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Iran: Nuclear Success and Economic Collapse | ASHARQ AL-AWSAT English Archive 2005 -2017
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There is a belief that the outcome of the US presidential elections may affect Iran’s political significance and even the outcome of the Iranian presidential elections that are due to take place next June.

If the Republican candidate John McCain is successful in the presidential race, the incumbent Iranian President Mahmoud Ahmadinejad will be re-elected. However if the Democratic presidential nominee Barack Obama wins the race then it is possible that a conservative, or let us say a moderate conservative since all officials in Iran are conservatives, would be elected, most prominently the mayor of Tehran, Mohammed Baqer Qalibaf who proposes himself as a pragmatic nominee who can correct the economy in the interest of the Iranian nation. There is also Mohammed Ali Najafi, the former minister of culture under Hashemi Rafsanjani and former minister of planning under Mohammed Khatami.

In addition, Dr. Mohammed Reza [Aref], who served as the first vice-president to former president Mohammed Khatami, is preparing himself and Mohammed Nahavandian, the head of Iran’s Chamber of Commerce, Industries and Mines, is another name that is being thrown around.

Those who are monitoring the developments in Iran from the West do not understand what is really taking place in the country especially that most of them do not know who is really ruling Iran. The ultimate decision lies in the hands of the Supreme Guide, Ayatollah Ali Khamanei. However, the Iran of today differs from ten years ago as it is run by two powers: the intelligence security apparatus and the Revolutionary Guards. On the political level, it has begun to slant even more towards the conservatives however the slogan of the Islamic Republic of Iran still remains: “Death to America, Death to Israel!”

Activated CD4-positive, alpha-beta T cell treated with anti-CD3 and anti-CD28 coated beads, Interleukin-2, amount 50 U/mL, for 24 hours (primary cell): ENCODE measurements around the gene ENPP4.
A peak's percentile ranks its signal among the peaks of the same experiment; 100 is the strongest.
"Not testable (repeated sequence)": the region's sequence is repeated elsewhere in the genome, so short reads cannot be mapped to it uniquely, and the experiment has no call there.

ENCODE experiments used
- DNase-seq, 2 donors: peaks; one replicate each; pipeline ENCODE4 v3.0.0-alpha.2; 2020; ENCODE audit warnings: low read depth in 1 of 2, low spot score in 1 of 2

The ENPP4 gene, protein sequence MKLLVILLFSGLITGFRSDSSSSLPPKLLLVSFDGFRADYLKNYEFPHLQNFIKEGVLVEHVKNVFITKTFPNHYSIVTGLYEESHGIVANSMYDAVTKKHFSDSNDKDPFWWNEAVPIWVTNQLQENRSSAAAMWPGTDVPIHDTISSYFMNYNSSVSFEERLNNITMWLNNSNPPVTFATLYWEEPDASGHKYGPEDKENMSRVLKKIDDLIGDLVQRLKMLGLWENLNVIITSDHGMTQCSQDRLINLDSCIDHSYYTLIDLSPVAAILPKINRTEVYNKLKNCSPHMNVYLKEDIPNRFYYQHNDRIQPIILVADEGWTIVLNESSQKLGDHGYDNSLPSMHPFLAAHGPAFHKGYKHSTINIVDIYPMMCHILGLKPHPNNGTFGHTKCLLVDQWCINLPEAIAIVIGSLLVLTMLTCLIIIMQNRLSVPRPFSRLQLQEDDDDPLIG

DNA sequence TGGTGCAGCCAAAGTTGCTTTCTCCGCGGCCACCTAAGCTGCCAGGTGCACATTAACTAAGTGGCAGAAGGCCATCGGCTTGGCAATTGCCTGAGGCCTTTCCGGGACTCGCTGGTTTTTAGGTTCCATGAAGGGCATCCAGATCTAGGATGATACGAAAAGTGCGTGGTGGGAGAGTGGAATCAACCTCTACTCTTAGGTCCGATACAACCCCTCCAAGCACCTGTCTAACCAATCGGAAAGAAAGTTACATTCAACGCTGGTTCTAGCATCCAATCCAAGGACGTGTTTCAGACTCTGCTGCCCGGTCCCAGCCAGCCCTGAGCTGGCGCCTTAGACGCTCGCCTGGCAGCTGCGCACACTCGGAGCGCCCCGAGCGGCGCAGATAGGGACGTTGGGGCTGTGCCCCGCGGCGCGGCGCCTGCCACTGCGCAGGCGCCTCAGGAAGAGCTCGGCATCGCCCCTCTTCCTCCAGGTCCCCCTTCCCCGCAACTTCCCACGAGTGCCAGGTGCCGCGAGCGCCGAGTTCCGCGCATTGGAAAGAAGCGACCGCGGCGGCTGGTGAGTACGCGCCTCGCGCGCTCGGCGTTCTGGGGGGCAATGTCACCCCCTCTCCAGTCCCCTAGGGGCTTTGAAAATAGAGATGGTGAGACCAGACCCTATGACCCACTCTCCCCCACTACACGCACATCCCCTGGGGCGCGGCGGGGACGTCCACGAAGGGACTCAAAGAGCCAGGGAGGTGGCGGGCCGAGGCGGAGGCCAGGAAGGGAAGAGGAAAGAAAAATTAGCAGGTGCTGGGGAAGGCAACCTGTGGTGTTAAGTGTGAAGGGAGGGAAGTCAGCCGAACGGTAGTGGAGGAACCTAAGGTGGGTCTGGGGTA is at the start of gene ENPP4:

Professor Hossein Askari from George Washington University, who has written a number of books on the Middle East and oil and the economy, explained that these slogans are used for [attracting] the masses: “Just as America has its own masses, where some of Obama’s opponents say that he is a Muslim, Iranian officials also have their masses.” However these slogans do not shackle Iran because it wants to be part of the international community.

Therefore, “If Obama is elected, the next president [of Iran] will not be Ahmadinejad,” as Ahmadinejad criticized the world in a negative manner so Iran can look forward to a fresh start. “But if the next president is John McCain, then Ahmadinejad would be the best [candidate] to face the United States and the war of ideology may continue because McCain is the antithesis of Obama; he wants to impose preconditions.” Professor Hossein Askari expects that the Iranian Islamic Republic would not accept any conditions because, “what distinguishes it from every other country in the world, including Russia and China, is that it will not bow to America so if this is its way of thinking how would it then allow America to set preconditions upon it? This will not happen. There will be a war of ideology and it will not progress.”

Perhaps the financial crisis in America has lowered the chances of Republican nominee John McCain winning the presidential race let alone the advantages that Democratic candidate Obama has over McCain that make him the better option.

The financial crisis has transformed into economic recession and started in the United States and trickled down to the rest of the world. However a number of Iranian officials, including the current president Mahmoud Ahmadinejad and former president Mohammed Khatami considered this crisis God’s curse upon the West and believe that God is protecting Iran from its harm.

But could the presidency of Ahmadinejad be considered a success? He challenged the world and America and dodged war and under his authority, Iran continues to develop its nuclear weapons program yet the Democrats in America want to open dialogue with Iran. With regards to Iranian pride, is this issue more important than the economic failure that has dominated Ahmadinejad’s rule?

Professor Askari admitted that most Iranians believe that it is within Iran’s right, under the Nuclear Non-Proliferation Treaty, to continue uranium enrichment. The Iranians do not want anybody to accuse them of working on developing a [nuclear] bomb “because nobody knows the train of thought of the Iranian regime.”